When you get up from sitting, you must note carefully - beginning with the intention to open the eyes. "Intending, intending... Opening, opening." Experience the mental event of intending, and feel the sensations of opening the eyes. Continue to note carefully and precisely, with full observing power, through the whole transition of postures until the moment you have stood up, and when you begin to walk.
Throughout the day you should also be aware of, and mentally note, all other activities, such as stretching, bending your arm, taking a spoon, putting on clothes, brushing your teeth, closing the door, opening the door, closing your eyelids, eating, and so forth. All of these activities should be noted with careful awareness and a soft mental label.
Apart from the hours of sound sleep, you should try to maintain continuous mindfulness throughout your waking hours.
Actually this is not a heavy task; it is just sitting, walking, and simply observing whatever occurs.
During a retreat, it is usual to alternate periods of sitting meditation with periods of formal walking meditation of about the same duration, one after another throughout the day.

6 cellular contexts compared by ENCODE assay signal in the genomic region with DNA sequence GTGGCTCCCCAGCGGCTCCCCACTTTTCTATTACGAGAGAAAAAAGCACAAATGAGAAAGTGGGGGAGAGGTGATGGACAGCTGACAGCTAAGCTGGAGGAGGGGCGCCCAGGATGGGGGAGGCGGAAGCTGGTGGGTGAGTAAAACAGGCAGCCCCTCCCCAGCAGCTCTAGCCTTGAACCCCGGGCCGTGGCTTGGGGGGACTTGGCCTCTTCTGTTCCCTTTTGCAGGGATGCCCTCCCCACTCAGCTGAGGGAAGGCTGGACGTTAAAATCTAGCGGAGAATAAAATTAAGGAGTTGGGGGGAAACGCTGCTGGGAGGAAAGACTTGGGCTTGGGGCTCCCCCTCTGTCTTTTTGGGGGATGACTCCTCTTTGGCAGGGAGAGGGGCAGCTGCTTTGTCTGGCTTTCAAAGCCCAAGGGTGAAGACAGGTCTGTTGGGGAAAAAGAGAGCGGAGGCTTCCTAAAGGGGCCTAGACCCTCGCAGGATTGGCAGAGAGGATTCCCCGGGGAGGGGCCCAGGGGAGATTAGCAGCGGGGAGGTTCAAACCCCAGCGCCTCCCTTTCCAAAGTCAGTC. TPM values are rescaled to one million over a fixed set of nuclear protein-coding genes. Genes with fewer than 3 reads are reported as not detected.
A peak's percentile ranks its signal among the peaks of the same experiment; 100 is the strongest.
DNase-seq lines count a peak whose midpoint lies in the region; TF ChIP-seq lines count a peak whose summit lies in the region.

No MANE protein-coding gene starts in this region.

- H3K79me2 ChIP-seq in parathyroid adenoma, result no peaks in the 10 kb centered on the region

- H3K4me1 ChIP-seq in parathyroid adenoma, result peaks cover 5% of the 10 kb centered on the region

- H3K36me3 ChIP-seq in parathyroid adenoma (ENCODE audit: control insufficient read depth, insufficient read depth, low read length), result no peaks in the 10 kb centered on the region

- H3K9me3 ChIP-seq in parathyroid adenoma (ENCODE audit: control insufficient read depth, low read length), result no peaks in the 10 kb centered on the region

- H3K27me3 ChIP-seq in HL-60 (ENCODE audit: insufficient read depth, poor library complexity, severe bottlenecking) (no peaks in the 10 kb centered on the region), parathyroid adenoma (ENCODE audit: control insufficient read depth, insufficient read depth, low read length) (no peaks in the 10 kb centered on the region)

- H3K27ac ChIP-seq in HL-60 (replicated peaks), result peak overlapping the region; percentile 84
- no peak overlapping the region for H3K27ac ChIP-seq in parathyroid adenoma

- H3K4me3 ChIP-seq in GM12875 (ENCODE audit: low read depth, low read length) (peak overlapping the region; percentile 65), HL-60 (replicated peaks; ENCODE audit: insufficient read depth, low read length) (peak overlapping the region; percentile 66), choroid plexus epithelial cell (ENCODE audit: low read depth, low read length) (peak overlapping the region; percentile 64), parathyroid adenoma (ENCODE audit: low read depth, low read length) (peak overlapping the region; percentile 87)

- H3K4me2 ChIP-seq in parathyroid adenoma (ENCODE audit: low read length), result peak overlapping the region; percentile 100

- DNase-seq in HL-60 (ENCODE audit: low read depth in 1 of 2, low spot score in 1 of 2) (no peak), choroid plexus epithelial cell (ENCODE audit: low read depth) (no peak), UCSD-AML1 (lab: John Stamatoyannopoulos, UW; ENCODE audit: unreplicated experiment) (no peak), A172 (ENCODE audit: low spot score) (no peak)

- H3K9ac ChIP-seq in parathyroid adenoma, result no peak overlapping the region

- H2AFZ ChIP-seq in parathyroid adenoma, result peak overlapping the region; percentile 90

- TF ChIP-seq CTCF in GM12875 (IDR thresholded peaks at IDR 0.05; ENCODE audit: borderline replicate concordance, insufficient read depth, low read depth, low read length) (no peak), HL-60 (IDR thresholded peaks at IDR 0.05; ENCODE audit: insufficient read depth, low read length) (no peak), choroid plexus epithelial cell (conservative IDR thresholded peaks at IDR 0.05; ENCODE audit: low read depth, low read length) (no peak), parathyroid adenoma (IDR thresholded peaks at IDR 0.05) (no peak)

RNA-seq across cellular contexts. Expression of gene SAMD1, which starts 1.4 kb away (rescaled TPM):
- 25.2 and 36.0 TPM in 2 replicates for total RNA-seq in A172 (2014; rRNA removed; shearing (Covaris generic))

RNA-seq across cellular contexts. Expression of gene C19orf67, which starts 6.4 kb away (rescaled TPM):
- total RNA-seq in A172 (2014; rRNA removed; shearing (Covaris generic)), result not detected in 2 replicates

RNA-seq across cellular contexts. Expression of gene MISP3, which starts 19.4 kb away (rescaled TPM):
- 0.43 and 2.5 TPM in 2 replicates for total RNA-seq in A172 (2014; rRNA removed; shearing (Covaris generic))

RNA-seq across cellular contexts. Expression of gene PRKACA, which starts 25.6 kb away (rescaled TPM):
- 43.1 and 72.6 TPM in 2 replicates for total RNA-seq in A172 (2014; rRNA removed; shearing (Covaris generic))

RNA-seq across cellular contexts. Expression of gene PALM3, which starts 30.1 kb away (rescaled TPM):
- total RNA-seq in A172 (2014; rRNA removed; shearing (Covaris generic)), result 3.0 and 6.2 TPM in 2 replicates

One hour is a standard period, but forty-five minutes can also be used.
For formal walking, retreatants choose a lane of about twenty steps in length and walk slowly back and forth along it.
Yes. A short period say ten minutes of formal walking meditation before sitting serves to focus the mind. Beyond this advantage, the awareness developed in walking meditation is useful to all of us as we move our bodies from place to place in the course of a normal day.
Walking meditation develops balance and accuracy of awareness as well as durability of concentration.
One can observe very profound aspects of the Dhamma while walking, and even get enlightened!
A yogi who does not do walking meditation before sitting is like a car with a rundown battery. He or she will have a difficult time starting the engine of mindfulness when sitting.
Walking meditation consists of paying attention to the walking process.
If you are moving fairly rapidly, make a mental note of the movement of the legs, "Left, right, left, right" and use your awareness to follow the actual sensations throughout the leg area.
If you are moving more slowly, note the lifting, moving and placing of each foot.